New Jersey Gov. Phil Murphy signs education bill, says he's 'all in' on legal marijuana

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Tuesday, July 24, 2018
New Jersey Gov. Phil Murphy signs education bill, says he's 'all in' on legal marijuana
Anthony Johnson reports on Governor Murphy's signing of the education bill, and weighed in on the debate regarding marijuana legalization.

CLIFFSIDE PARK, New Jersey (WABC) -- New Jersey Governor Phil Murphy signed new legislation Tuesday that could change the way state schools are funded, and he also weighed on the debate regarding marijuana legalization.

Murphy was at an elementary school in Cliffside Park, announcing legislation that will redistribute school aid among districts and require tax hikes in some communities.

The governor said the plan will help give every district get the state funding it needs to provide better education for all students.

"New Jersey's education system experienced eight years of neglect during the previous administration, which underfunded our public schools by $9 billion," he said. "This legislation is long overdue."

The legislation, which takes effect in Fiscal Year 2020, modifies the current school funding law to eliminate adjustment aid as well as state aid growth caps and allows adjustments to tax growth limitations for certain school districts.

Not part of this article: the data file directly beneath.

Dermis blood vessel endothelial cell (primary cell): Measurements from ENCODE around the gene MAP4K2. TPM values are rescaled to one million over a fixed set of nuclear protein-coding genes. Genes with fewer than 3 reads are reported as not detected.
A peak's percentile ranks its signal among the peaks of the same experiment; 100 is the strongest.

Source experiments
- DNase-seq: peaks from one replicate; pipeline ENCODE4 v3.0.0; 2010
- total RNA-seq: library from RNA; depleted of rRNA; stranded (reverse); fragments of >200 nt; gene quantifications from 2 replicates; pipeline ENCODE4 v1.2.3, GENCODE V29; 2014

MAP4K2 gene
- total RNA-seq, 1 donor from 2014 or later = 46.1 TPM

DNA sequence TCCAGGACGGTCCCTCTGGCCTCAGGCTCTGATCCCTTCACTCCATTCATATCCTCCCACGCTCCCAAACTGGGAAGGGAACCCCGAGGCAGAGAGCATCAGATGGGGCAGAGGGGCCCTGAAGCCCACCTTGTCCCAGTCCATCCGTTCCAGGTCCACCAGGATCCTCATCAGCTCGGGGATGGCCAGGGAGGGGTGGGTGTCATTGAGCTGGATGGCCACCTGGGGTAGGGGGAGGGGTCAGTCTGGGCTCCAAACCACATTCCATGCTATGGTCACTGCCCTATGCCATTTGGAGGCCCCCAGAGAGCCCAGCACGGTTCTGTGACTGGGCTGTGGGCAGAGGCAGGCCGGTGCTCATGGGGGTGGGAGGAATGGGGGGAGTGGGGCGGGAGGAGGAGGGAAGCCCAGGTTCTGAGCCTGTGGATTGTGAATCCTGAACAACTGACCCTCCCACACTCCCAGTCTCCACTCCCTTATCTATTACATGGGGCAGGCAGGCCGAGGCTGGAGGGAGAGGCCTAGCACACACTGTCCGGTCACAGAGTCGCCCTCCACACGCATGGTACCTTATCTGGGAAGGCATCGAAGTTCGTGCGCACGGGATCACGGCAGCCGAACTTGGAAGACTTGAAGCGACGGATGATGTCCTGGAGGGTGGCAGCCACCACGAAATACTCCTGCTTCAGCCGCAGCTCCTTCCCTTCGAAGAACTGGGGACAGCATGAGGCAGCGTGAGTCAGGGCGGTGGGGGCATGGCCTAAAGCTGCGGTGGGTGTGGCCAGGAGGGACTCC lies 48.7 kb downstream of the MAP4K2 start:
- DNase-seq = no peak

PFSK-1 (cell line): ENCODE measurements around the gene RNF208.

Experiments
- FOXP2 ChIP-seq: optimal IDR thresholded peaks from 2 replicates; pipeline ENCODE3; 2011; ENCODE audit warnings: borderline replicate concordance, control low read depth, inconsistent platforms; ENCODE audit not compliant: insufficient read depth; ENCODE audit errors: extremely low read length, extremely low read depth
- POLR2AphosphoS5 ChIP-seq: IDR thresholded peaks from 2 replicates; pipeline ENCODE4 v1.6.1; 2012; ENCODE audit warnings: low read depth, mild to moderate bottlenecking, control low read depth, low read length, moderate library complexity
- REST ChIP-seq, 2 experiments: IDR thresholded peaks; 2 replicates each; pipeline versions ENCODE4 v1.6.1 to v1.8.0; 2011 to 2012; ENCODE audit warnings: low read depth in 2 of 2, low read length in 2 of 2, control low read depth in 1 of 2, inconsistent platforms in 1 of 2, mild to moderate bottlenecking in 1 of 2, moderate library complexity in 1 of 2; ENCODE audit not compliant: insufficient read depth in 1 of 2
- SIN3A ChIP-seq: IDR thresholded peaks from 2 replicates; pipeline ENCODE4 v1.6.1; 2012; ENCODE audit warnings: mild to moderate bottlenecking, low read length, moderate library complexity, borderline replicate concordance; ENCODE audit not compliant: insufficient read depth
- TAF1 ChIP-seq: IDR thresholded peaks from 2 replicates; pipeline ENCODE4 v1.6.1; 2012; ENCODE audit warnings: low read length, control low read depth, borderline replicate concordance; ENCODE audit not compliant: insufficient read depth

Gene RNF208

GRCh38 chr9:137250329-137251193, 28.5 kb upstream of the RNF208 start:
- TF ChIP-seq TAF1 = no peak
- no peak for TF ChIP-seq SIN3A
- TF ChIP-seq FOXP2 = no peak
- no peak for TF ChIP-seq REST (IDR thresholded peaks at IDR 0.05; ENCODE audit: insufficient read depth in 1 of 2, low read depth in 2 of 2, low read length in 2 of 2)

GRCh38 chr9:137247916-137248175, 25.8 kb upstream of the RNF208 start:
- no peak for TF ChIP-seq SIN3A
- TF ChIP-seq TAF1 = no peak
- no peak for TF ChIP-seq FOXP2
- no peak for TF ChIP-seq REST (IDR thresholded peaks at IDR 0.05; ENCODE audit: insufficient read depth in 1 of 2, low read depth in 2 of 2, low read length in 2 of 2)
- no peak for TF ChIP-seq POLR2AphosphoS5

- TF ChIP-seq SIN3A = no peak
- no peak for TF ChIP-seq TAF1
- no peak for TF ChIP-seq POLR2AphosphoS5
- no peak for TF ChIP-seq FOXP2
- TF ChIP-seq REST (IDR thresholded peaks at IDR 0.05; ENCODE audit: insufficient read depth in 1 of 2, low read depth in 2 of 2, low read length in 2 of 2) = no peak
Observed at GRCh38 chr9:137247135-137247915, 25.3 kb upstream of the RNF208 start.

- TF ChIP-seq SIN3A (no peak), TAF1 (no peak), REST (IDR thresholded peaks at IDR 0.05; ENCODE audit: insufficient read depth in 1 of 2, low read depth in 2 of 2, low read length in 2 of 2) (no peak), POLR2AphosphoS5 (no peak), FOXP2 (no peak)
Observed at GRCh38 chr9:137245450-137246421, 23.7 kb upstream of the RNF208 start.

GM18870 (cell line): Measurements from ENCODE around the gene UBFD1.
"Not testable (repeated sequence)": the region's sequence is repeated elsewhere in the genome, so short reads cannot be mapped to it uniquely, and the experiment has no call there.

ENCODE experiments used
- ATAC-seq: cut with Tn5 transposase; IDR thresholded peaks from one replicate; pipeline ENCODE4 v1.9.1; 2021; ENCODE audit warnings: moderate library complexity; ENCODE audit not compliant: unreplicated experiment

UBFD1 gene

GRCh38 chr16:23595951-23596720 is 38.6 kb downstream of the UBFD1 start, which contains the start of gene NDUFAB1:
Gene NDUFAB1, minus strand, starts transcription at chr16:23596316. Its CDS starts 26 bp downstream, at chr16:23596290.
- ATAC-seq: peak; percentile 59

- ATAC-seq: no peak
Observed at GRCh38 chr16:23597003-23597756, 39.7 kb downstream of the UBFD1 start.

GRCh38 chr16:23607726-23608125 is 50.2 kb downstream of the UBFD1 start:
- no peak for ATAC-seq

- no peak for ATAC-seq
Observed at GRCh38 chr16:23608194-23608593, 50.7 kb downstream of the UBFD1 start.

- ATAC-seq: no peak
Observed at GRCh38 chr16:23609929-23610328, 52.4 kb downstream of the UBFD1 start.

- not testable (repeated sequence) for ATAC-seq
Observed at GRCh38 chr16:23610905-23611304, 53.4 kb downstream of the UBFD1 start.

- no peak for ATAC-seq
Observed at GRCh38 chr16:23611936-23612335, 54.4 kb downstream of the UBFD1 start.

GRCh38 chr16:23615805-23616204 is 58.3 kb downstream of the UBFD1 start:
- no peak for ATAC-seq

Murphy also said he is "all in" for the legalization of adult use of marijuana.

Last week, Jersey City announced it will no longer prosecute some possession cases, but Murphy said he is "not a big decriminalization fan" and conceptually willing to go straight to legalization.

He deferred specifics to state Attorney General Gurbir Grewal, who asked "that all municipal prosecutors in New Jersey seek an adjournment until September 4, 2018, or later, of any matter involving a marijuana-related offense pending in municipal court" so that his office could develop "appropriate guidance" for prosecutors.

Murphy added that State Senate President Steve Sweeney, who was standing next to him, was in agreement. A bill legalizing adult use marijuana is expected to reach the state Senate by September. Murphy added that he believes Assembly Speaker Craig Coughlin is also in agreement.

Jersey City's prosecutor last week became the first in the state to seek to downgrade some marijuana charges to non-criminal offenses, outright dismissals of low-level marijuana charges and diverting those defendants with prior drug arrests and signs of addiction to the city's community court. Almost immediately, Grewal put that on hold.

New Jersey has the second highest marijuana arrest rate in the country, behind only Wyoming.


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